Mildly Irritated Max

Scherzer Close Up

It may not have been vintage Mad Max, but Max Scherzer was plenty good for what the Mets needed him to be on Monday.

Scherzer had talked about being too predictable with two strikes, and perhaps changing the program up a little bit. So I kept a close eye on what Scherzer did with two strikes tonight:

First inning:

  • Grisham: Curve/foul ball, fastball/ball four
  • Machado: Waste pitch, fastball/strike three swinging
  • Soto: Fastball/foul, Changeup/ball, changeup/foul, cutter/foul, fastball/walk

Second inning:

  • Carpenter: Cutter/ball, cutter/strikeout swinging
  • Cronenworth: Changeup/foul, fastball/ball, changeup/F-9
  • Kim: fastball/foul, fastball/strikeout looking

Third inning:

  • Odor: Fastball/foul tip just out of the glove, changeup/walk
  • Nola: Changeup/ball, slider/ball, fastball/6-3
  • Grisham: Fastball/foul, fastball/strikeout looking
  • Machado: Slider/check swing stike, slider/ball, slider/ball, fastball/F-5

Fourth inning:

  • Soto: curve/pop up
  • Bogaerts: changeup/foul, fastball/F-8
  • Carpenter: Curveball/ball, fastball/strikeout swinging

Fifth inning:

  • Odor: Changeup/pop up
  • Nola: Slider/ball, fastball/ball, fastball/ball, fastball/foul, fastball/foul, fastball/foul, slider/foul, fastball/foul, fastball/strikeout swinging.

That last at-bat to Austin Nola pumped up Scherzer’s pitch count to 97 to end the inning and end his outing. 41 of his 97 pitches were thrown with two strikes. There were a lot of foul balls and a lot of pitches that just missed the zone. So I’m sure that Scherzer would tell you that he has a little bit to go. But he was generally pleased with his outing (and made sure to let us know that he wasn’t broken.) But he did mix up his pitches well (as he was forced to with all the extra two strike pitches he threw). The good news to me was that foul ball that I italicized and bolded: That was Schezer’s 96th pitch of the game, and he threw that fastball at 96 miles per hour. So any fear that this is a man that’s losing his stuff because he’s getting old, he at least put that to rest. He may not be all the way there yet, but he isn’t, as he said, broken.

Scherzer and the bullpen combined on a two-hit shutout in the pitching rematch of Game 1 of the WC series last year (which we won’t talk about because I was there and the best thing about it was Utopia Bagels.) John Curtiss, Drew Smith, David Robertson and Adam Ottavino combined to give up one hit and three walks in four innings after Scherzer gave up one hit and three walks in five innings. And they did it against a very good lineup, although one that had to play a night game after traveling after a night game. (Don’t blame me, I don’t make the schedule.)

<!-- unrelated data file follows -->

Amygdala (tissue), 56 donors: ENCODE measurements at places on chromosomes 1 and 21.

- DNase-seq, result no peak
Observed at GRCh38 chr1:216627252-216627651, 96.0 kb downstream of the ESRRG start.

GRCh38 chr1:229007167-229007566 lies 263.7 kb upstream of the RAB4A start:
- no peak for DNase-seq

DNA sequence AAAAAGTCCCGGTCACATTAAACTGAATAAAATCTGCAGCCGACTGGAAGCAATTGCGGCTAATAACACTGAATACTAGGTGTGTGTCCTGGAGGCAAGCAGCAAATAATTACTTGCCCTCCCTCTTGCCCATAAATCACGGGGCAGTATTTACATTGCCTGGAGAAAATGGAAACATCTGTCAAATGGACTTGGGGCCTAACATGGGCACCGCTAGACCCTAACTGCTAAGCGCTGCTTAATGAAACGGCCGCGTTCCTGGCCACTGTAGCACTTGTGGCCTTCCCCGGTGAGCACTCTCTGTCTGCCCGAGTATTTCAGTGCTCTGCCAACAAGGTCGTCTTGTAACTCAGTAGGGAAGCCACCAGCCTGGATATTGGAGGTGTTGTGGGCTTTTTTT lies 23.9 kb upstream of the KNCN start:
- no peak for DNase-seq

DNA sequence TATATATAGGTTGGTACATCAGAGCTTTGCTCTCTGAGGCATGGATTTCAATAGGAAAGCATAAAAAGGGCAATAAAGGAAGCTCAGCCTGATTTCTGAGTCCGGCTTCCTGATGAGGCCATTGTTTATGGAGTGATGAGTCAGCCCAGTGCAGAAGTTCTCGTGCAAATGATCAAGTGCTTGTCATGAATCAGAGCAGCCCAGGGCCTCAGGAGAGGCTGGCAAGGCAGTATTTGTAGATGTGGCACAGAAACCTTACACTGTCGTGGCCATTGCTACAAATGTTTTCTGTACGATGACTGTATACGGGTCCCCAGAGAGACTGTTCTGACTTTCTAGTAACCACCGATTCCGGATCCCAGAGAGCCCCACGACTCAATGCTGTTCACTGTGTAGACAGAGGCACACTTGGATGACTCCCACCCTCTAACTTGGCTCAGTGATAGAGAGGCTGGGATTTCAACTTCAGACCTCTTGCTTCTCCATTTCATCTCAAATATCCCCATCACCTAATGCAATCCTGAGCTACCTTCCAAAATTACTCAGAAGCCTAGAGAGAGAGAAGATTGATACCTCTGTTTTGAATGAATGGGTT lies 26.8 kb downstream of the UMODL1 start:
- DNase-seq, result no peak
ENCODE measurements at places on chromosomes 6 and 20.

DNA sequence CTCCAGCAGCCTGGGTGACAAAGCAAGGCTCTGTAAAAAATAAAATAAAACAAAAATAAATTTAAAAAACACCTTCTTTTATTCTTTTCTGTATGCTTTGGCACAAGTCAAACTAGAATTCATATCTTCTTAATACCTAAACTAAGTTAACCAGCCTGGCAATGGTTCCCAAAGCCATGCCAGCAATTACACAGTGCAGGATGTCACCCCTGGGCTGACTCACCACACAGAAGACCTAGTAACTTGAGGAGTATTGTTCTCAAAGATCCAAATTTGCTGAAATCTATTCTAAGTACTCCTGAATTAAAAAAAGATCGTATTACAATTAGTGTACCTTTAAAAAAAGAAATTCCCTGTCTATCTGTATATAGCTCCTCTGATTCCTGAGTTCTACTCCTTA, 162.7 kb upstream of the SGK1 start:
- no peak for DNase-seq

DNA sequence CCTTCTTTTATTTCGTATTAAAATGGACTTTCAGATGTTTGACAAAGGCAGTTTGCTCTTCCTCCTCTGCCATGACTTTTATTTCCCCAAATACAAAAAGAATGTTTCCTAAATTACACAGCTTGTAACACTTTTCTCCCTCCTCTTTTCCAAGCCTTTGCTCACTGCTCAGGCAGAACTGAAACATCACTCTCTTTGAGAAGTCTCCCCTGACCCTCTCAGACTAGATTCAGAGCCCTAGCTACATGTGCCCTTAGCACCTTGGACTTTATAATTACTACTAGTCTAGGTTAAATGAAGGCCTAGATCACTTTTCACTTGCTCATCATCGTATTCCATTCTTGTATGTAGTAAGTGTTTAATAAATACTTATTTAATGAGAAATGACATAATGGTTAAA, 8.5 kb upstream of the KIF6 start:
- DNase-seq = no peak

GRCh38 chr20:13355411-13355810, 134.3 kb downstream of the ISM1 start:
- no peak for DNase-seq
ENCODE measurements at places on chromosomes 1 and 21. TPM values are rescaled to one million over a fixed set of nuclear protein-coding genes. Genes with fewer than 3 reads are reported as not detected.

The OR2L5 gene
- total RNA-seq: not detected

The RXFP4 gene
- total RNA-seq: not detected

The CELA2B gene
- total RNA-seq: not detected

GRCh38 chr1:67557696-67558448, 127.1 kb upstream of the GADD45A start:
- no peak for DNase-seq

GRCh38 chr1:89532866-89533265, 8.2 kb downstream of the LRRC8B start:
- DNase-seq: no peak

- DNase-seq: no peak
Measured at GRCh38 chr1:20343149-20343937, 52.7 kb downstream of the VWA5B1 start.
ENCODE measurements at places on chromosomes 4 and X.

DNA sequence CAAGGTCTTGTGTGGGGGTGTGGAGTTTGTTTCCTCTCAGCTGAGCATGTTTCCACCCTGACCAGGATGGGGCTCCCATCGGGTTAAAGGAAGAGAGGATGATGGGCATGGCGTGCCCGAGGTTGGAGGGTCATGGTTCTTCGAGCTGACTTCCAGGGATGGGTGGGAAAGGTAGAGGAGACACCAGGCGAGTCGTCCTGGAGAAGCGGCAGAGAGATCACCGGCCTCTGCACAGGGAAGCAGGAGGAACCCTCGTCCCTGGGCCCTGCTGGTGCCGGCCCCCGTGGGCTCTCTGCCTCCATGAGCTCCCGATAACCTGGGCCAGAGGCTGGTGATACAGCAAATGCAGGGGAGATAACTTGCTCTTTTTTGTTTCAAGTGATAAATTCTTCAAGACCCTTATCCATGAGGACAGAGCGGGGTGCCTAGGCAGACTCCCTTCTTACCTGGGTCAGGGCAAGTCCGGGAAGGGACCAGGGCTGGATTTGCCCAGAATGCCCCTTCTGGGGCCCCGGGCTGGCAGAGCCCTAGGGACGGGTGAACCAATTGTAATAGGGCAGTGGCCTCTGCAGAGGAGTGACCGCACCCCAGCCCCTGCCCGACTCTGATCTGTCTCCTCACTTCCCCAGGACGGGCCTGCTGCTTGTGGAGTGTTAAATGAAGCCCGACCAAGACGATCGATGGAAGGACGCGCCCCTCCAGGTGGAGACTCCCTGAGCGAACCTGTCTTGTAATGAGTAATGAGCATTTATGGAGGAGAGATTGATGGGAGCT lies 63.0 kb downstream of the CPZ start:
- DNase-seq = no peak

Offensively, the Mets took care of business against Yu Darvish for the first time in … well, ever. He was 6-0 lifetime against the Mets, with that 6th game being that game we agreed not to talk about earlier in this post. But Jeff McNeil got a big hit in the third with two runners on to give the Mets a 2-0 lead and allow them to breathe a little easier facing this guy. Then in the 7th, with Darvish still in the game, Mark Canha led off the inning with a double before Luis Guillorme did this:

Then after Eduardo Escobar drove in Canha with a sac fly, Tomas Nido did this:

Two hits that traveled about 60 feet and stayed fair? Darvish was like “hey, not my night … deuces.” But tip your hat to the Mets’ groundscrew for manicuring the hell out of the third base line with their toothbrushes and their carpenter’s leveling bar. Tim Hill then came in and Francisco Lindor drove in two with a double and that put any doubt about the outcome of this one to rest.

So it was small consolation for what happened last season, but with good starting pitching performances at a premium, the small consolation is welcome.

Today’s Hate List

Trent Grisham and his mustache.

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